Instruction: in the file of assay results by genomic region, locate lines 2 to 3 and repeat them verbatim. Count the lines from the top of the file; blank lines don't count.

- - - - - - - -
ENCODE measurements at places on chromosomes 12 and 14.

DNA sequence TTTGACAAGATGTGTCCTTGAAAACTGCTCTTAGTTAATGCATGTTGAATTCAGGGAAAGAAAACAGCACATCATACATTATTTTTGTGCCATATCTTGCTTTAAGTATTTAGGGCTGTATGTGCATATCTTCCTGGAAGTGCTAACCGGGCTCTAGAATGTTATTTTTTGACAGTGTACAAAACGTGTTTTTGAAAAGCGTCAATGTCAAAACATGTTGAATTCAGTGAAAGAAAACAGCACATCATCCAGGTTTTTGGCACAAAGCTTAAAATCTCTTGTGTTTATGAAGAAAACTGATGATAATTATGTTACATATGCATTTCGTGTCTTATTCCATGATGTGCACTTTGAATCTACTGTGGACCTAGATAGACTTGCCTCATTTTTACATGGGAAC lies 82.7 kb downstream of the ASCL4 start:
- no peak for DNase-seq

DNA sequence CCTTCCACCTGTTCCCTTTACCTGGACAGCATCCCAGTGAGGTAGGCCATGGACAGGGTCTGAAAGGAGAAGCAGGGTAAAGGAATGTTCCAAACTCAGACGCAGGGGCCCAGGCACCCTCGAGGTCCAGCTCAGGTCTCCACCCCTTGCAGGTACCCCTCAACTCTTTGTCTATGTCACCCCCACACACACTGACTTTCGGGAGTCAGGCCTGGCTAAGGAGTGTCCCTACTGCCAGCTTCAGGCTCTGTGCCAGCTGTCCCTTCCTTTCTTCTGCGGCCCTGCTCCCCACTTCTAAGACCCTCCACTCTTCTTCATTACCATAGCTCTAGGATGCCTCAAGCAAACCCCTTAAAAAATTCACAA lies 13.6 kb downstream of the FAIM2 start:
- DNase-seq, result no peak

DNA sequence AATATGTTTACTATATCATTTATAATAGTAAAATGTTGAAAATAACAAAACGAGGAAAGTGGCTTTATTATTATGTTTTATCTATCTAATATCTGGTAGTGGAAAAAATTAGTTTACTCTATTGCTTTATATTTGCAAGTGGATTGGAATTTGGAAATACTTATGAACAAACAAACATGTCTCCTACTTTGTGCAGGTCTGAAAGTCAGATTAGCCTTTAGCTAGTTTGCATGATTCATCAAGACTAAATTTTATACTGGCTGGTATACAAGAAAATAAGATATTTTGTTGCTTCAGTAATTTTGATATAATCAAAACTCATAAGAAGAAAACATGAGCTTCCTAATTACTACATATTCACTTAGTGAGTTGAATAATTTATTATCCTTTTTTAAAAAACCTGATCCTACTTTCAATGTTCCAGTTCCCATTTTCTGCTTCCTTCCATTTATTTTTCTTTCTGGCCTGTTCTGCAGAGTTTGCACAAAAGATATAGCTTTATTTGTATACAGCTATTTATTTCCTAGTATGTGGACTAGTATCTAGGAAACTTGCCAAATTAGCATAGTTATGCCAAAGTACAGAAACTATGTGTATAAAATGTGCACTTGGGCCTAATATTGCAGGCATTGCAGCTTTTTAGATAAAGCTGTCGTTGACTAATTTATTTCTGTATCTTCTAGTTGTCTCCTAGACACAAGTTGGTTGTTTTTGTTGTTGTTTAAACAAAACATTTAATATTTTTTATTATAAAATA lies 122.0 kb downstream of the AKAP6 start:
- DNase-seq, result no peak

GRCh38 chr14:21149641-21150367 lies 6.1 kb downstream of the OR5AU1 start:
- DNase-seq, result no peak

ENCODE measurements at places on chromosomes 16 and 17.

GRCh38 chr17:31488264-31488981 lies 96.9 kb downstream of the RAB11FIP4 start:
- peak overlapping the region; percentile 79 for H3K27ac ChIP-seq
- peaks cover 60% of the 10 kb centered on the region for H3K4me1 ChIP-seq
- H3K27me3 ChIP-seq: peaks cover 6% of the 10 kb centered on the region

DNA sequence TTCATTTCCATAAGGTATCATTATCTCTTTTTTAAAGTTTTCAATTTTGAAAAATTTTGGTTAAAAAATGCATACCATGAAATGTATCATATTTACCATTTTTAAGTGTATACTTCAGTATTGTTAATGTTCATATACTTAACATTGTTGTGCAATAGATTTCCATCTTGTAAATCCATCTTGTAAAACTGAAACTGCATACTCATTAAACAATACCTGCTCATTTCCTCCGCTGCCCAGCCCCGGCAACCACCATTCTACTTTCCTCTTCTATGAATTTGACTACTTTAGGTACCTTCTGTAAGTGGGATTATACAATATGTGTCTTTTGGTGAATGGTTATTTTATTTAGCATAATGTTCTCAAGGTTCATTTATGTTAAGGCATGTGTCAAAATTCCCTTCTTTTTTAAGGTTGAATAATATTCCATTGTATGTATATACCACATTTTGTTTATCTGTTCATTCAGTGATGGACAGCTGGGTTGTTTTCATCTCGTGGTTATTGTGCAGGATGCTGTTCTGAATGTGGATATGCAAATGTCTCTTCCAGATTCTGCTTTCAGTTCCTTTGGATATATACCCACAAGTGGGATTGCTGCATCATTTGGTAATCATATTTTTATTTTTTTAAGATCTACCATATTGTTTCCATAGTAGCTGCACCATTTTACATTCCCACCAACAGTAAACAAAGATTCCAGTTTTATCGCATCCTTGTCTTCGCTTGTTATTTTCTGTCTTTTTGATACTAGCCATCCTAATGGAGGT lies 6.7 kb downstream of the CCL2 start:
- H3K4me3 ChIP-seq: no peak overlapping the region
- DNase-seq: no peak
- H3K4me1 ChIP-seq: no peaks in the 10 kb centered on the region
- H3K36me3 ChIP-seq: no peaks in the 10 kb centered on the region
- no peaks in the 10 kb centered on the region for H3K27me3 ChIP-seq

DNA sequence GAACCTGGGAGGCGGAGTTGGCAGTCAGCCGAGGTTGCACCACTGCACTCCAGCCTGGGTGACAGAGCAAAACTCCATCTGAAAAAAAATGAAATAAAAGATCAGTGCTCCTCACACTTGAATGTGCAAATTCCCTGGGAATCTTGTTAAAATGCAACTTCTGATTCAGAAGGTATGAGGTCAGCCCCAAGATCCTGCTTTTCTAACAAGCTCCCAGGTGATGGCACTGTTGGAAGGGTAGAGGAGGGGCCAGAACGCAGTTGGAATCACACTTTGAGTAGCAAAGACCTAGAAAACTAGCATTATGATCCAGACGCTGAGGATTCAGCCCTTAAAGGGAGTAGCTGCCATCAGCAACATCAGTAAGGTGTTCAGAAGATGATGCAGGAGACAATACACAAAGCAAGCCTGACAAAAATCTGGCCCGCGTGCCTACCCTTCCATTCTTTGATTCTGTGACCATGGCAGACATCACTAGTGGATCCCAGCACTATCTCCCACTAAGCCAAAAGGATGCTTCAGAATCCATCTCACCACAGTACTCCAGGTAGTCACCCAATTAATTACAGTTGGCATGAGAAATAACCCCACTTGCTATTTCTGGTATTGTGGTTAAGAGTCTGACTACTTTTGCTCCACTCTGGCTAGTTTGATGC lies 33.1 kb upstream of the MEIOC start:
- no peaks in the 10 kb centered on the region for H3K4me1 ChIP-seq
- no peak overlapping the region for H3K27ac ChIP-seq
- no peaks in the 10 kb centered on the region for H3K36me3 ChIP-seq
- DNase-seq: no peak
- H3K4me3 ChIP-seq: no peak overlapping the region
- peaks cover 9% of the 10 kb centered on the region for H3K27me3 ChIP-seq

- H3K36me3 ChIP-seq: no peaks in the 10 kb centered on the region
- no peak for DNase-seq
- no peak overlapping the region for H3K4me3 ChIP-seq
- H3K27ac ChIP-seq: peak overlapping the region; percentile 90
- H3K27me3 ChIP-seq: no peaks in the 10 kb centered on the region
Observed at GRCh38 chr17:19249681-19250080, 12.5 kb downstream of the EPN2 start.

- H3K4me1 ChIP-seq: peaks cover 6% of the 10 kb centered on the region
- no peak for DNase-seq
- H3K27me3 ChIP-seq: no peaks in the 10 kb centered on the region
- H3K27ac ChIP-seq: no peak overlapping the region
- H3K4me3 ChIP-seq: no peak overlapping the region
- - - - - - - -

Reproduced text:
DNA sequence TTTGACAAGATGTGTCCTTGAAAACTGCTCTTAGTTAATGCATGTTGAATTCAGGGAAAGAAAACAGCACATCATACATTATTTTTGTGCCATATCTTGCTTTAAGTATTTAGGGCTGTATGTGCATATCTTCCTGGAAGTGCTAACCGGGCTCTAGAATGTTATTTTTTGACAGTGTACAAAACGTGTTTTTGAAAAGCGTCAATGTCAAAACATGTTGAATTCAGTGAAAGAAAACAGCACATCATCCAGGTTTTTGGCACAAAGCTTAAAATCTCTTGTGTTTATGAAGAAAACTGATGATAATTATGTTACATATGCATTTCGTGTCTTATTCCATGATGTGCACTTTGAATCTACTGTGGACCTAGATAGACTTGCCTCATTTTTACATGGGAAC lies 82.7 kb downstream of the ASCL4 start:
- no peak for DNase-seq